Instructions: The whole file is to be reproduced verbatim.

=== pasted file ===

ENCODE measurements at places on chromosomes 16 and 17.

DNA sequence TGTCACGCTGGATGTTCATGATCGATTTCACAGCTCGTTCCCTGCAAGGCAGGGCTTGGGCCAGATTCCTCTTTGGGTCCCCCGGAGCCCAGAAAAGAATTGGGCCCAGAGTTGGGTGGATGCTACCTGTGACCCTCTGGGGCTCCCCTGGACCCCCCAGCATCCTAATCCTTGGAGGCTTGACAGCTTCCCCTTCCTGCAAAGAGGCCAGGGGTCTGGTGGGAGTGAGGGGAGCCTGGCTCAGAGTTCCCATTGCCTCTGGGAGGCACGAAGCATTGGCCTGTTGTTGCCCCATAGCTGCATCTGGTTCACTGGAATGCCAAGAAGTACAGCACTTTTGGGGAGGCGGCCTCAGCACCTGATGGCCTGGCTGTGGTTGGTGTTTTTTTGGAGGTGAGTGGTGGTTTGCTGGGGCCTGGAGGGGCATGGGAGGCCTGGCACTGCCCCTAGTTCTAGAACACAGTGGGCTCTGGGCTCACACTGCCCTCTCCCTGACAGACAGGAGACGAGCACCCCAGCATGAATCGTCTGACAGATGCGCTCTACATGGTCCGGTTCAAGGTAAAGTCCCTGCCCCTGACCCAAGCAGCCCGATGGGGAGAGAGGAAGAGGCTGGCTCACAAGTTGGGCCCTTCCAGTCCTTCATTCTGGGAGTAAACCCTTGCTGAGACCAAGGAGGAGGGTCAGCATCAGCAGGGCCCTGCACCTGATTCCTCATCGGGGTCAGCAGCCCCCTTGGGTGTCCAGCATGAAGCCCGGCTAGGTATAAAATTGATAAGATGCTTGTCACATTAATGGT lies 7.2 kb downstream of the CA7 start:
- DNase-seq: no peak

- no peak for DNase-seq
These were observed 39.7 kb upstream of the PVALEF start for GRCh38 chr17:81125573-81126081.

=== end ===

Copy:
ENCODE measurements at places on chromosomes 16 and 17.

DNA sequence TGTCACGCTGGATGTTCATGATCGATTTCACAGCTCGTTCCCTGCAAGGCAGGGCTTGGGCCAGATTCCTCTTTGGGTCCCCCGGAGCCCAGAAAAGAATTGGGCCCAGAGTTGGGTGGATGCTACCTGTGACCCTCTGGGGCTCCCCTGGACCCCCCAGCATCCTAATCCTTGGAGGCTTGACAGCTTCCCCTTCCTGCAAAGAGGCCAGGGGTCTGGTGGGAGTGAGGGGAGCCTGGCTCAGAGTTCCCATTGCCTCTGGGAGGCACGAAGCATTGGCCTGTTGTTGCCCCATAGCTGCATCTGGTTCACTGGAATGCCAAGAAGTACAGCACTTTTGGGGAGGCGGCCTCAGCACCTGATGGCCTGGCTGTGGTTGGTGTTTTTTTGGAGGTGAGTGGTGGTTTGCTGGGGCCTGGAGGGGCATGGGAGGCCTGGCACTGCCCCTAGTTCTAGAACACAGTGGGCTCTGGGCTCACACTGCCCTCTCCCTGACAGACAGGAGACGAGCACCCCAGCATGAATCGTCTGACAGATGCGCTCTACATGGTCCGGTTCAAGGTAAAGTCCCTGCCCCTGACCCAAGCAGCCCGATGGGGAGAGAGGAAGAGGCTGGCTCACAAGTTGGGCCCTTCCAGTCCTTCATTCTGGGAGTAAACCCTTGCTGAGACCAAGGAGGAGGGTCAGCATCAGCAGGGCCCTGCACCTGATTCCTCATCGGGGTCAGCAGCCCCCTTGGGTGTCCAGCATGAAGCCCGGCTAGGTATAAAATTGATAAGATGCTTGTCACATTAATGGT lies 7.2 kb downstream of the CA7 start:
- DNase-seq: no peak

- no peak for DNase-seq
These were observed 39.7 kb upstream of the PVALEF start for GRCh38 chr17:81125573-81126081.